In the 1930’s, as cars became mainstream and more drivers were on the road than ever before, the first drunk driving laws started to become law. Almost immediately after, law enforcement began seeking ways to identify drunk drivers in a way that would hold up in Court.
Enter Robert Borkenstein and Dr. R.N. Harger, who in 1953 would transform the enforcement of drunk driving laws by inventing the “Drunkometer,” the predecessor to the modern breathalyzer.
So far-reaching is the impact of the breathalyzer that today, every state punishes motorists in some form or another if he or she refuses a breath test. Nearly one million people in America were arrested during 2017 for driving under the influence of alcohol, and some 90 percent of cases involve breath-alcohol forensic evidence.
The technology’s long history is documented in a new book written by several criminal justice and forensic science scholars that explores just how much law enforcers and the courts have come to depend on breathalyzers to punish lawbreakers despite challenges to their reliability.
Borkenstein served as a criminal photographer in the Indiana State Police before becoming a professor and inventor at Indiana University. His first contribution to the technology of law enforcement went on to become the lie-detector test.
Borkenstein’s pioneering work on the breathalyzer, however, is by far his biggest contribution to law enforcement.
Early iterations of a detection device were known as the “Drunkometer” and “Intoximeter.” But it was the arrival of Borkenstein’s vastly improved “Breathalyzer” in 1954 that vaulted the technology forward and made it seemingly synonymous with drunk driving enforcement.
While the technology is known today by numerous different trade names, “Breathalyzer” as Borkenstein coined it is still the term widely used to refer to any device that seeks to measure blood alcohol concentration in a driver’s breath.
“The technology available for breath-alcohol analysis has improved considerably since the days of the Breathalyzer, and the use of micro-processors allows automated sampling of breath, detection of mouth alcohol, and calibration control of the accuracy of results.”
After working through several prototypes, Borkenstein’s invention was first adopted by police in Canada before exploding in popularity among law enforcers across the United States.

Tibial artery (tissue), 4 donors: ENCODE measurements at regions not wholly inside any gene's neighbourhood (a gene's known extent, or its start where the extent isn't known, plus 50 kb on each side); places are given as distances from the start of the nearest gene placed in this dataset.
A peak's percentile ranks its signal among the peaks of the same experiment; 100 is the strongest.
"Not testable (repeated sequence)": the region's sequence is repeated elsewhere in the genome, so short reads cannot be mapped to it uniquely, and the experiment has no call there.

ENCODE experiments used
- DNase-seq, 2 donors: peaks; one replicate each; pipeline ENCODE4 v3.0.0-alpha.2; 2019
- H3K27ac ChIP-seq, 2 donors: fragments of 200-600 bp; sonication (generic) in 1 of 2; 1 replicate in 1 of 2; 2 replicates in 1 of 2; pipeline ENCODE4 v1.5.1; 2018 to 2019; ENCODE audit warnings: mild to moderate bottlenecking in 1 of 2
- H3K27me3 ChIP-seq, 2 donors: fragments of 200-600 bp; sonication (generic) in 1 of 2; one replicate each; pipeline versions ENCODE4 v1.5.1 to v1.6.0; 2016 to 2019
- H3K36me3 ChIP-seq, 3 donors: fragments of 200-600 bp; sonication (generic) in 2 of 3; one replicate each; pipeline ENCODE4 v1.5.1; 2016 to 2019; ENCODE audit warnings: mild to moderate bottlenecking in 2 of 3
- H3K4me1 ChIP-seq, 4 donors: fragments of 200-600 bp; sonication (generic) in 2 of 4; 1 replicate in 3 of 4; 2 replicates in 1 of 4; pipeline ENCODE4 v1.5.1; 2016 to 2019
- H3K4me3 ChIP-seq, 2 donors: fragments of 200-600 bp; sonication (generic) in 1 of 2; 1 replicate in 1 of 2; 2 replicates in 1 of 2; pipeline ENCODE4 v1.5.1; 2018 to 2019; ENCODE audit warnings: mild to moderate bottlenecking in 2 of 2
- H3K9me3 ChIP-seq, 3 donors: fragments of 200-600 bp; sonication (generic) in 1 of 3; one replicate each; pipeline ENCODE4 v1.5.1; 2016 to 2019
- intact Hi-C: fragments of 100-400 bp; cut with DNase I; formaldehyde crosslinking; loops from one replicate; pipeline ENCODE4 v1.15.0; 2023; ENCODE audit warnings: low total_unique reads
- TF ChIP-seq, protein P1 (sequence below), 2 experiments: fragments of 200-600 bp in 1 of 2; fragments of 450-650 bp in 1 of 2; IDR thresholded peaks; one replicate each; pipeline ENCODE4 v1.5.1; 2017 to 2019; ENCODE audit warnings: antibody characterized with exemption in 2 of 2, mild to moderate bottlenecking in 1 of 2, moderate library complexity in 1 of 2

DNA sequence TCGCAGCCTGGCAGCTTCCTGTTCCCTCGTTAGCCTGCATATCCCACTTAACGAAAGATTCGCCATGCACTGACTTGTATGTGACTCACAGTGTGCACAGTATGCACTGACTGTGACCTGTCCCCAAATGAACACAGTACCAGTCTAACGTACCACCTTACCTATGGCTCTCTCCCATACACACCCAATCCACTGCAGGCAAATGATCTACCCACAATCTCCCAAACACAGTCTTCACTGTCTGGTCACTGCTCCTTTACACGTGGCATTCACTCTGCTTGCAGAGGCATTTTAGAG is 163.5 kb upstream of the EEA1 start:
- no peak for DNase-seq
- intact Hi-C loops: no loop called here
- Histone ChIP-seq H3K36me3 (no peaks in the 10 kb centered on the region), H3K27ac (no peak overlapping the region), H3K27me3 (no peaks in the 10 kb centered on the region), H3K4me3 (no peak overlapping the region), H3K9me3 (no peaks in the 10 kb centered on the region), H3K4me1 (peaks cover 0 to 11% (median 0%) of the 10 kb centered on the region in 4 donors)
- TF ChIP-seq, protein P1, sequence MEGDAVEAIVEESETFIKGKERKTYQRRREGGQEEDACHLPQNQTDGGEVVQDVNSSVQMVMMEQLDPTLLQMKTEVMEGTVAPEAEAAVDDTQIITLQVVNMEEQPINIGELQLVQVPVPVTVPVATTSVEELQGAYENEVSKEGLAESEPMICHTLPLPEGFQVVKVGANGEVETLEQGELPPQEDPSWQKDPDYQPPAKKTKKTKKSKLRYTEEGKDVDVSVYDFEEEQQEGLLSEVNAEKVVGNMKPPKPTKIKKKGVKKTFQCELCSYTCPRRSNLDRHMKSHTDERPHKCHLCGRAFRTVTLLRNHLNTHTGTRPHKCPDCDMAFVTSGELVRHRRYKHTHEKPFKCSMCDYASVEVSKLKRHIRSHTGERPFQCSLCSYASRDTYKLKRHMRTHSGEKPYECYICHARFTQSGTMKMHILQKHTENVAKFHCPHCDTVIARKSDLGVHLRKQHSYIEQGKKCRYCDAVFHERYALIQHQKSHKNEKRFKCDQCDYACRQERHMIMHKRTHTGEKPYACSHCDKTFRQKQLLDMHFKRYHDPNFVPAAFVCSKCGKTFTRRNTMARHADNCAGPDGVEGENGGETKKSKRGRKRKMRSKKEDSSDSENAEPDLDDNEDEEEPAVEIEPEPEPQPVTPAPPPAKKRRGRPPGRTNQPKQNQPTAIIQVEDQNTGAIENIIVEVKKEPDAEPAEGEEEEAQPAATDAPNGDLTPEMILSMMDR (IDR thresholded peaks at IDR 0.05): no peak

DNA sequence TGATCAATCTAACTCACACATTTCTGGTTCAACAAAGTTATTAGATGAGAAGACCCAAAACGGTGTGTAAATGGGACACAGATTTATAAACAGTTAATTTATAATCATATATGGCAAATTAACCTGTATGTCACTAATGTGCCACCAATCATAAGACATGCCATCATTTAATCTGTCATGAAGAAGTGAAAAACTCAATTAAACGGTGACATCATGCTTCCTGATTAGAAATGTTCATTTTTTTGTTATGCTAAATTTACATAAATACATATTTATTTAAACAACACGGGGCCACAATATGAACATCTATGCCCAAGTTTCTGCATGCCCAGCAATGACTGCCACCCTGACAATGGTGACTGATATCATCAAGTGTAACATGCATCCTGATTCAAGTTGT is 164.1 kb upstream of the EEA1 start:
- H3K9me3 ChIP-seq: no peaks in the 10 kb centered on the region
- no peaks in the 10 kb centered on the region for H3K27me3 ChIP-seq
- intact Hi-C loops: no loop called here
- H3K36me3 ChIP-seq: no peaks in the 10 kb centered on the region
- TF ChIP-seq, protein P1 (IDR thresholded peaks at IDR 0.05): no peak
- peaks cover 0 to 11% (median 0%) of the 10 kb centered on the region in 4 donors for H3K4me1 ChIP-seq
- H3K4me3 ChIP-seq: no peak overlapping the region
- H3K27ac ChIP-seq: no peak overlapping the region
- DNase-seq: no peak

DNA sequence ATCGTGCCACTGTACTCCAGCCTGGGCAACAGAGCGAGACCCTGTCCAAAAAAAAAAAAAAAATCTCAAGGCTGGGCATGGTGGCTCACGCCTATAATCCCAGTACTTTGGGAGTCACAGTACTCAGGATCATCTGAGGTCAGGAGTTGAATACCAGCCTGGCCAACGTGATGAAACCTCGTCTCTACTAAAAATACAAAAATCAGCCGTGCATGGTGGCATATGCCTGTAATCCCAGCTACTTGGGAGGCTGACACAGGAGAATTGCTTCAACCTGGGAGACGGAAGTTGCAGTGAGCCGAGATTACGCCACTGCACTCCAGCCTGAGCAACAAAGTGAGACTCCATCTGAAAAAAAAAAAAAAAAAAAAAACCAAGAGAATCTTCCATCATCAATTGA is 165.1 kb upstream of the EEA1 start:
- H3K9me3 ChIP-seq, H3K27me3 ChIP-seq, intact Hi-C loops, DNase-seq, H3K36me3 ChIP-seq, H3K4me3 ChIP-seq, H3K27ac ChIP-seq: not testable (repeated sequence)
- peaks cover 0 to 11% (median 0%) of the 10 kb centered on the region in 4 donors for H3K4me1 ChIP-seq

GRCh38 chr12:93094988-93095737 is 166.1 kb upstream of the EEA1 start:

What helped truly propel the breathalyzer to national attention was a landmark study led by Borkenstein at Indiana University that helped establish the now widely used legal threshold of 0.08% blood alcohol concentration for determining intoxication in a driver.
Between the 1950s and the end of the century, over 30,000 different models were manufactured and sold.
“It is difficult, if not impossible, to think of any item of scientific equipment, other than the microscope, that has had such a prolonged and important application in forensic science. The Breathayzer can surely be considered to be to law enforcement what the Douglas DC-3 was to air transport.”
In recent years, a debate has raged as to whether breathalyzers truly are accurate enough to be relied upon as heavily as they currently are.
An investigation by the New York Times in 2019 found that breathalyzers could generate inaccurate conclusions at an “alarming” rate, mostly due to lax maintenance by police departments and programming errors by manufacturers.
Judges in just two states – New Jersey and Massachusetts – were forced to throw out over 30,000 breathalyzer tests during a recent 12-month period after determining that they were unreliable. The Times found that some devices had produced blood alcohol concentrations as much as 40 percent too high.
As defense attorney Joseph Bernard put it, “If we are going to put people in jail and punish people, take their liberties away, take their license away, we have an obligation to be accurate”
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